An outcome on finance that helps deliver the trillions needed to accelerate the transition. This includes reform of international financial institutions, delivery this year of the collective goal of $100 billion climate finance per year for developing economies, and progress on the post-2025 climate finance goal with contributions from a broader range of donors. Based on preliminary data, the OECD has stated that it is likely that the $100 billion goal was met in 2022. The UK will play its part. We are fully committed to delivering on our £11.6 billion of international climate finance and we are a world leader in green finance. We will work with partners to realign financial flows with the Paris agreement and global biodiversity framework.
Progress on building resilience to climate impacts—demonstrating progress on the Glasgow commitment to double adaptation finance by 2025 and establishing an effective loss and damage fund to support countries that are particularly vulnerable. We are pleased that the loss and damage transitional committee, mandated by COP27, has put forward a recommendation on the fund. The UK was instrumental in securing that recommendation and we hope it will be agreed at COP28. We will continue to advocate for the priorities of the most vulnerable. I co-chaired a third climate and development ministerial alongside the UAE, Malawi and Vanuatu at pre-COP last month. This focused on enhancing access and delivery of adaptation finance, the equitable delivery of high-quality grant-based finance and concessional finance.
Real progress towards protecting, restoring and sustainably managing nature, on land and in the ocean, which is crucial to delivering on net zero and building resilience. We need COP28 to maintain momentum on the implementation of the global biodiversity framework agreed at CBD COP15 last year, to make concrete progress on the historic agreement to halt and reverse biodiversity loss by 2030. We want to see forests prioritised in the global stocktake and to use the Forest and Climate Leaders’ Partnership as the vehicle to drive accelerated delivery of the Glasgow leaders declaration on forests and land use. To date UK International Climate Finance has avoided over 410,000 hectares of ecosystem loss.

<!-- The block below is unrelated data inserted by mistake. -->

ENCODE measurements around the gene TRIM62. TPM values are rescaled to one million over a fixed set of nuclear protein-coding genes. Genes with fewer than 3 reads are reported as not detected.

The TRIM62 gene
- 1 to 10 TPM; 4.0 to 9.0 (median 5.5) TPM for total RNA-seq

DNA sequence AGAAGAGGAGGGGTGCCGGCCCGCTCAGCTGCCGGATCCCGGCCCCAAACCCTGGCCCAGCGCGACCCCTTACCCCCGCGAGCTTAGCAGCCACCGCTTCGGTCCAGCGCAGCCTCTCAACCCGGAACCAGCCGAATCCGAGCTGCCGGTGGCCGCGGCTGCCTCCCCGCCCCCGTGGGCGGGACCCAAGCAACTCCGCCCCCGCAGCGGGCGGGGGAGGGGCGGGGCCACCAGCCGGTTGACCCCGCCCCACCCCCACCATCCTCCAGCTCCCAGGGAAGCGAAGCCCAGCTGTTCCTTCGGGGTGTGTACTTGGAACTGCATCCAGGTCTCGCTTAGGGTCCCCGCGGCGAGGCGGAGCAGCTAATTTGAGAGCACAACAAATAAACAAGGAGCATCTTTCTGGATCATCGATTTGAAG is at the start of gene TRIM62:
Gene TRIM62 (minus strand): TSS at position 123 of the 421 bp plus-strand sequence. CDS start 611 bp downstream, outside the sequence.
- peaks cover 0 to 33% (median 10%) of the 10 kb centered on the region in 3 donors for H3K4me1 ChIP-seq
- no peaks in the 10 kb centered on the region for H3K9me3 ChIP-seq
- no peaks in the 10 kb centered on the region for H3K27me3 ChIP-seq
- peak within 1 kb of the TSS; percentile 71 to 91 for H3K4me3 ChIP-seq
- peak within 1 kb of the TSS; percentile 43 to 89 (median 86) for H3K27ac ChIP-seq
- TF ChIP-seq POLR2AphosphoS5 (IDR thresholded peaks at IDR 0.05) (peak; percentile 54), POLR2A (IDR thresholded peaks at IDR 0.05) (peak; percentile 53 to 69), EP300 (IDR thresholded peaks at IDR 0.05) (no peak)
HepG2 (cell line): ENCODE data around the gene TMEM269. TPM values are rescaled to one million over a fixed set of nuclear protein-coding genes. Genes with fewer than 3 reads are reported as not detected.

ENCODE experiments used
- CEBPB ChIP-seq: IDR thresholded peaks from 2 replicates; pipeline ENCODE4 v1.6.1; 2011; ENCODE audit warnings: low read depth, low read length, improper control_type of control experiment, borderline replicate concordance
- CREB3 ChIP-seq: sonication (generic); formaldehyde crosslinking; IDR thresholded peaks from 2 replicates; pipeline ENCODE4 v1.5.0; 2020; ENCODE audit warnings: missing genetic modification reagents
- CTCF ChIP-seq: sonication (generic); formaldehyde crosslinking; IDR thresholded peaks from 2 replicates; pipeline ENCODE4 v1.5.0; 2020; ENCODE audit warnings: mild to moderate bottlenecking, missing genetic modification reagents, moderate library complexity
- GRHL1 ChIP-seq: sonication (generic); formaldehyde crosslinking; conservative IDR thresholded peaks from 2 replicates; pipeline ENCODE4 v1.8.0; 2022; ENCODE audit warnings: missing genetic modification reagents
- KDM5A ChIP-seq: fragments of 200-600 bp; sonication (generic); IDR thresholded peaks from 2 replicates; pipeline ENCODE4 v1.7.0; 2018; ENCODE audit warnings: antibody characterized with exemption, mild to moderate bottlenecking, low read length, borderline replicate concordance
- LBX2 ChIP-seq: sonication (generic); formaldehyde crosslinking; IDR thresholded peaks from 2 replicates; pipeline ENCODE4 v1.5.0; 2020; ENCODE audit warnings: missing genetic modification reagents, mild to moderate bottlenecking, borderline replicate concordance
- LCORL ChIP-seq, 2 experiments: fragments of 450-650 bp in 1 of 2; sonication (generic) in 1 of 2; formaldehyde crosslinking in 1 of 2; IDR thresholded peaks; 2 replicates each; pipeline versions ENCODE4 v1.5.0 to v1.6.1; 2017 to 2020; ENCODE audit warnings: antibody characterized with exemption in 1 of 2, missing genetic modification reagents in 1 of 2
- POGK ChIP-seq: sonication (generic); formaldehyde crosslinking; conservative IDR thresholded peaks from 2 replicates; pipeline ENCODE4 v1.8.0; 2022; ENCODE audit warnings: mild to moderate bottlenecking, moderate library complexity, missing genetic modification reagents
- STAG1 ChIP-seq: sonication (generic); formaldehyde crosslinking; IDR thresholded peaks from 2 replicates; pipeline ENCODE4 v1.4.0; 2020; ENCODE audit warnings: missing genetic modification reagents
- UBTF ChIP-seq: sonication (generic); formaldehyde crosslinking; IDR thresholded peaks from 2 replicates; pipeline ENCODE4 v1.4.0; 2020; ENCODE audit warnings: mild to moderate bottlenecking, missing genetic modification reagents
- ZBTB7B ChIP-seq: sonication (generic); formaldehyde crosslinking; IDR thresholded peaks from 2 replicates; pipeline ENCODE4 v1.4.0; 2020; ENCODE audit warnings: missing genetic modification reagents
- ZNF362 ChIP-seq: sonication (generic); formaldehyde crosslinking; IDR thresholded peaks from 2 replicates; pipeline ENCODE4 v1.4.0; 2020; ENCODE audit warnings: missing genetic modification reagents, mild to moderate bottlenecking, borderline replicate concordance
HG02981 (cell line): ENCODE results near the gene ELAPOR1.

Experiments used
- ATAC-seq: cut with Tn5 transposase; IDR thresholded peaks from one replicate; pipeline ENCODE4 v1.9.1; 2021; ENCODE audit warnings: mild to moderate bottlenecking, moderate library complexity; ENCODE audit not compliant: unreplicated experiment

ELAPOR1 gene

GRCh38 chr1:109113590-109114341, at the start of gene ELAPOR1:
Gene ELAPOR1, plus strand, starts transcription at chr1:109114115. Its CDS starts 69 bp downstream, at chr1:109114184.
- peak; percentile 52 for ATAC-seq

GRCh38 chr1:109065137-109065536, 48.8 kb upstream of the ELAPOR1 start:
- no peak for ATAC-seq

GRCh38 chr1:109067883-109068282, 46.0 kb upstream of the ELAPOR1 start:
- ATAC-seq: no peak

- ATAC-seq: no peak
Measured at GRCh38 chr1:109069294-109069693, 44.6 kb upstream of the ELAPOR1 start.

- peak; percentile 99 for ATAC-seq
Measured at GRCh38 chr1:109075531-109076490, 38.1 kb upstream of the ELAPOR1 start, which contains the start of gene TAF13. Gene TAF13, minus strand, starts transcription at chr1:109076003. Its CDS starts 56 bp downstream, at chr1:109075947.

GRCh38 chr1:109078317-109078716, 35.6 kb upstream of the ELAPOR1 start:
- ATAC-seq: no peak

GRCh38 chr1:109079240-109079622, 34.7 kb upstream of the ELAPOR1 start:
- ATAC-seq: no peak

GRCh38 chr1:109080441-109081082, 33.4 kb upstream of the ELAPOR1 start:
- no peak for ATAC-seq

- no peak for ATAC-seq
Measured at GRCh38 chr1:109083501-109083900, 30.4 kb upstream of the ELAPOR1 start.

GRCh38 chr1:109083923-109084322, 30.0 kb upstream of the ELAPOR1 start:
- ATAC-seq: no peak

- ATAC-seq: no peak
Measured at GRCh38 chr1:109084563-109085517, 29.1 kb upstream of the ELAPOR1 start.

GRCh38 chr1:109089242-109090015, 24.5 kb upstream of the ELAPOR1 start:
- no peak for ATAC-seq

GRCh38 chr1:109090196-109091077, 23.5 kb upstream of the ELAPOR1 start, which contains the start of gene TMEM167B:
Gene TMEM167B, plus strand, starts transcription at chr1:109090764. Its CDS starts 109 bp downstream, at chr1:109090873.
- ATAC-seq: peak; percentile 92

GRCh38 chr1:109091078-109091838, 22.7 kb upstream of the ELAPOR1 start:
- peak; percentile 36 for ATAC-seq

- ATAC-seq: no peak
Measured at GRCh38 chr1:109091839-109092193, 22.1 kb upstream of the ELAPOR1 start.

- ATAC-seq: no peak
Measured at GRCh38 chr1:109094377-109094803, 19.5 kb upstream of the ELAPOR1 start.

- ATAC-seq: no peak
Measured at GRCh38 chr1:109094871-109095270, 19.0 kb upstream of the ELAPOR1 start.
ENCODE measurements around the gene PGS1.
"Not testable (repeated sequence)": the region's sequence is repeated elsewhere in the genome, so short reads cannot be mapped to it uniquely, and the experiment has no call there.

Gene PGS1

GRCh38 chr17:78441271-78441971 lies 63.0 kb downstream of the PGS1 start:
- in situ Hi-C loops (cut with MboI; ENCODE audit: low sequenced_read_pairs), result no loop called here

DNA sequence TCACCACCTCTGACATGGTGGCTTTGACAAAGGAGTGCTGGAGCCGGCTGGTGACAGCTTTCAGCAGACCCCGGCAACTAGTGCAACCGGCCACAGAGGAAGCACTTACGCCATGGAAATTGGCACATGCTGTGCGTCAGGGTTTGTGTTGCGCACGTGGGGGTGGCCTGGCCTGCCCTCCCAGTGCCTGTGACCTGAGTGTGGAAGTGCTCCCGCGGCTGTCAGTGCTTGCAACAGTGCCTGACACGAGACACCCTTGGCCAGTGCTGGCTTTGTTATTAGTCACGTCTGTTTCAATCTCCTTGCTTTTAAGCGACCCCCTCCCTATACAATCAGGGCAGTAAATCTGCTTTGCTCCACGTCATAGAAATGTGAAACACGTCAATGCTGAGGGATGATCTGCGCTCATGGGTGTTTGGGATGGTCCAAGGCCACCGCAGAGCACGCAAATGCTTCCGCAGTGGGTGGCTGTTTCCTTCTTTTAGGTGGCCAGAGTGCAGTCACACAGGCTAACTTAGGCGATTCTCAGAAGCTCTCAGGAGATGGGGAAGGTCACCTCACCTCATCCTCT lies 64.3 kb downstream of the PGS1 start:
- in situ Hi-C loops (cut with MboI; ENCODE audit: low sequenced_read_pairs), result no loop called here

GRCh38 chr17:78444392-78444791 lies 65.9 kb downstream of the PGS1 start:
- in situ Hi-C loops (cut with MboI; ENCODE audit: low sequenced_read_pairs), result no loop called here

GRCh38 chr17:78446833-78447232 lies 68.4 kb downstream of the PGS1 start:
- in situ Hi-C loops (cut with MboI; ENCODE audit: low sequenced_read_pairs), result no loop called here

We will continue to deliver ambitious reductions, embracing innovation and green finance opportunities. The UK will go into COP28 with a strong record at home and internationally. We recently committed $2 billion to the green climate fund second replenishment, the biggest single international funding commitment the UK has made to help tackle climate change, making us the top contributor cumulatively to the world’s most prominent international climate fund.
In his recent net zero speech, the Prime Minister set out the long-term decisions to enable a just transition to net zero while maintaining public support. We are absolutely clear that net zero is the right thing to do for our long- term national security, economic prosperity and the future of our children.
All countries around the world need to do more to keep 1.5 alive. The UK is delivering significant progress, and following the clear framework and targets agreed at Glasgow COP, we saw 90% of global GDP committed to net zero. We must now drive progress and support other nations constituting 99% of emissions to grasp the benefits of green growth.
We will update the House in the usual way once negotiations have concluded.